Reopening Ardmore: Mayor Pfau discusses goals for his term as mayor

Drew Butler

At the last meeting of the Ardmore City Commission, Doug Pfau was elected mayor of Ardmore. According to the City Charter, mayors are elected by city commissioners. The City Commission is composed of five members, with four commissioners representing district wards and one commissioner at large. Each of these commissioners is elected by voters throughout the entire city, but each of the ward commissioners must be a qualified elector from the ward they represent.

Every member currently serving on the commission has run unopposed for his or her current term. In fact, there has not been an election for a seat on the City Commission since Mayor Pfau won his seat as commissioner at large in 2014 by defeating his opponent 539 votes to 375 votes.

This is Pfau’s second term as mayor, having previously been elected mayor in May of 2016.

“It might seem odd that we’ve changed mayors at a time like this, but that’s the way the City Charter is set up,” Pfau said. “New mayors and vice-mayors are always elected during the first regular meeting in the month of May.”

Pfau said the first part of his term as mayor will deal with reopening the city and coming out of the COVID-19 pandemic.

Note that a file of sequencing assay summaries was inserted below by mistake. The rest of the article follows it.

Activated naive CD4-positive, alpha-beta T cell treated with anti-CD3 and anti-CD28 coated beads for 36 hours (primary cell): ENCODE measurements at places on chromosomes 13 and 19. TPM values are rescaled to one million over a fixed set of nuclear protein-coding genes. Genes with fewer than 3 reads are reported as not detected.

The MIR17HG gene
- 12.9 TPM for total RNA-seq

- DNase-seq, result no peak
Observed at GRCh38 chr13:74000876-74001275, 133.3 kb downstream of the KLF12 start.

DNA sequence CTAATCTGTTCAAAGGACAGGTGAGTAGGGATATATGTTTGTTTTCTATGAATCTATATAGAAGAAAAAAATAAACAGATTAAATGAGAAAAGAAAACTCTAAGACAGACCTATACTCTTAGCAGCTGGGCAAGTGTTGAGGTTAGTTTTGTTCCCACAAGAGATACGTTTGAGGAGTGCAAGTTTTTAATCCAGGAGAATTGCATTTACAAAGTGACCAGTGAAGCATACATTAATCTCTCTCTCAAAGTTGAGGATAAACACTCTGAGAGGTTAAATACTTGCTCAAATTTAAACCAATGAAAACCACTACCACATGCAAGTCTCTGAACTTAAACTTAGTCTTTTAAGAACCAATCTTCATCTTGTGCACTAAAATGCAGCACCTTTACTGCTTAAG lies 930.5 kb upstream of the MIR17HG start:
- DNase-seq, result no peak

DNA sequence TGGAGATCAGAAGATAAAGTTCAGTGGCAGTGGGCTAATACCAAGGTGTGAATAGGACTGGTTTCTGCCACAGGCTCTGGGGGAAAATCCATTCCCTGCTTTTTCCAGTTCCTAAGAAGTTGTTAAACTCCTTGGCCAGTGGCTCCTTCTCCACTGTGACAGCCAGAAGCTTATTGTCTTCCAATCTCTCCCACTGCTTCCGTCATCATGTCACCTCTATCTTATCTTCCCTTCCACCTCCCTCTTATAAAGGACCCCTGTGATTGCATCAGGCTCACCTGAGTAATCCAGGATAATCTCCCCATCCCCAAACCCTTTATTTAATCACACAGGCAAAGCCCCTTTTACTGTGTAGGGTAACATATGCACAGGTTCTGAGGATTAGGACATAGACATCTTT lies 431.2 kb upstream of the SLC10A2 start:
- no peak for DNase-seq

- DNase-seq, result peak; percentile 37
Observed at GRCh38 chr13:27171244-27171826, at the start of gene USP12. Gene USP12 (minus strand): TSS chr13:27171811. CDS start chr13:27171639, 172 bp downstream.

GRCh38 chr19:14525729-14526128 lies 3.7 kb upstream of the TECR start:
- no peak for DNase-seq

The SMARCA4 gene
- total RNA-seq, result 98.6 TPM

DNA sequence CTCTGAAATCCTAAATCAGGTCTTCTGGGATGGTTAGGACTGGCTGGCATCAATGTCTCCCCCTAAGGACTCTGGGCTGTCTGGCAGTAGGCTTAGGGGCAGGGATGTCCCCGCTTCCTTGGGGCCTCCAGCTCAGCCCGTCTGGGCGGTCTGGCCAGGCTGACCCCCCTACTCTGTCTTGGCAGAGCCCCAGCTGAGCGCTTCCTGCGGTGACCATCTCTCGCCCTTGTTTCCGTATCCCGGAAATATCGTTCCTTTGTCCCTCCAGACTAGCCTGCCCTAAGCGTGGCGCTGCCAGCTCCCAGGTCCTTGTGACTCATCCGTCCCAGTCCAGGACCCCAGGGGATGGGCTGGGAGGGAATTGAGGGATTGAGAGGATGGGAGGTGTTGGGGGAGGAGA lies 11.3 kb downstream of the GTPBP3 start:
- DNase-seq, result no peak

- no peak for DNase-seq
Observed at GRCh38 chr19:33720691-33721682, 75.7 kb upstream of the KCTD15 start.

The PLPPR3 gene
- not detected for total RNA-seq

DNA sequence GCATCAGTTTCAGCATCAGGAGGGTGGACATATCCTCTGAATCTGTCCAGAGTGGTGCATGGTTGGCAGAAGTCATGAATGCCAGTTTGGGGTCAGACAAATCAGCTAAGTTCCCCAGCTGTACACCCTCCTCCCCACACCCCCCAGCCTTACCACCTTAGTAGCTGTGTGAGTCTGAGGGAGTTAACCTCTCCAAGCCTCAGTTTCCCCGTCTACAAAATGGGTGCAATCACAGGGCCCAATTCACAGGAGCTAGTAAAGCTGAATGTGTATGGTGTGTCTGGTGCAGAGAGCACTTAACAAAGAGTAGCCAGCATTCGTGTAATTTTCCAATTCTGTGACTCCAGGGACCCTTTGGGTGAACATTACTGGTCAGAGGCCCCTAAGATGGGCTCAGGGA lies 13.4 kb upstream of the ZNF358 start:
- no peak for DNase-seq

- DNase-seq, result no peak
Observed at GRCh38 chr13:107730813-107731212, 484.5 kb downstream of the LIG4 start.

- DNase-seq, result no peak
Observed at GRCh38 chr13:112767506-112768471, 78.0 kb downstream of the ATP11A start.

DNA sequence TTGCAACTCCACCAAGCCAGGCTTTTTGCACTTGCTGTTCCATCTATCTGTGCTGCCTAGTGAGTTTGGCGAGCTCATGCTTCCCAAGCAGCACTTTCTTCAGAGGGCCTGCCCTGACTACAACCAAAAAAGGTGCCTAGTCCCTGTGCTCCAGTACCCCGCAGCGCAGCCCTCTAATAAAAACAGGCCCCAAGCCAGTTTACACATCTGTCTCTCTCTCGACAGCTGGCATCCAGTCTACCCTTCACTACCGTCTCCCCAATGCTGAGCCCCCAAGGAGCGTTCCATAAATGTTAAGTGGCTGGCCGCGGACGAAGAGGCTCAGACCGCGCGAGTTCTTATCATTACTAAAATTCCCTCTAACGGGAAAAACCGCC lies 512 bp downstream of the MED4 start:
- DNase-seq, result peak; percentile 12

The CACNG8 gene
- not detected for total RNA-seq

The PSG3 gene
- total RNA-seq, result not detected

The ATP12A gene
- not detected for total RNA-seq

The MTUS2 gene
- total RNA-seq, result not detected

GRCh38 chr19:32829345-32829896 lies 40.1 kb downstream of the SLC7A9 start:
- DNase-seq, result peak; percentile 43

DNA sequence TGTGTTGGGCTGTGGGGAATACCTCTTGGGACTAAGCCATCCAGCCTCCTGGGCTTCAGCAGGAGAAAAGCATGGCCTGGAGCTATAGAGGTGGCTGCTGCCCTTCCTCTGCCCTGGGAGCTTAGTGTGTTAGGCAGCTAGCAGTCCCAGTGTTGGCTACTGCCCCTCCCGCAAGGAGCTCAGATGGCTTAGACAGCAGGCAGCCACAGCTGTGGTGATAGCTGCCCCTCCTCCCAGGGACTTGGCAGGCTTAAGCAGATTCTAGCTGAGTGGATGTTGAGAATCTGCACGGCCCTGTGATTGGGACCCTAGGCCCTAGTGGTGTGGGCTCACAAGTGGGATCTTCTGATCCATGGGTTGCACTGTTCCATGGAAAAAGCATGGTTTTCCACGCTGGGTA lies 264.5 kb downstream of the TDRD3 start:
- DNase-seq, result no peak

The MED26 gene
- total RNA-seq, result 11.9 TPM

“Obviously, coming out of this pandemic and all of the things we’ve had to do for the safety of our people and the safety of our town, we’ll be looking at how we continue,” Pfau said. “We’ll look at if we need to slow down the reopening or if we can continue with the plan we’ve got. I think we’ll find out pretty quickly.”

Pfau noted Ardmore’s position as a hub of shopping and events in south-central Oklahoma draws more people into town than other communities in the region. This means carefully watching the numbers of COVID-19 cases and being strategic and careful in opening.

“We’ve been putting a plan together to reopen the library and the community water park for the season,” Pfau said. “We’ve also got The Clubhouse getting ready to open. We’re looking at how we can safely, and how we can make sure we’re keeping up with the CDC guidelines for how we can do all those things.”

He also noted that tax revenue might be an issue in the coming months.

“The city as a whole has to be really careful right now,” Pfau said. “The basis for our entire budget is sales tax, that’s probably hurt us the past little bit. But we’ll be seeing more of that information as the months come.”

He also pointed out all the positives still coming to the city.

“We’ve still got several great things happening,” Pfau said. “Of course there’s The Clubhouse, and we'll be putting up the stoplights on Rockford (one on 4th Street and one on Merrick Drive) that everyone is so excited about. They’ve got those bases done, so the lights will be up within a few months. There is also still some construction going on and new businesses are still coming to town.”

In closing, Pfau said the most important thing he can ask of the people is to be kind to one another and take care of themselves.

“There are some people who are extremely worried about this (COVID-19 pandemic), and there are some people who don’t think we should have ever shut down in the first place,” Pfau said. “We’re such a divided country right now, I just wish everyone would be kind to one another and understand that not everybody sees things the way you see them. It’s okay to express your opinion, and it’s your right to do that but be kind and be nice to each other. And understand that in the whole scheme of things you are responsible for yourself, and the actions that you take.”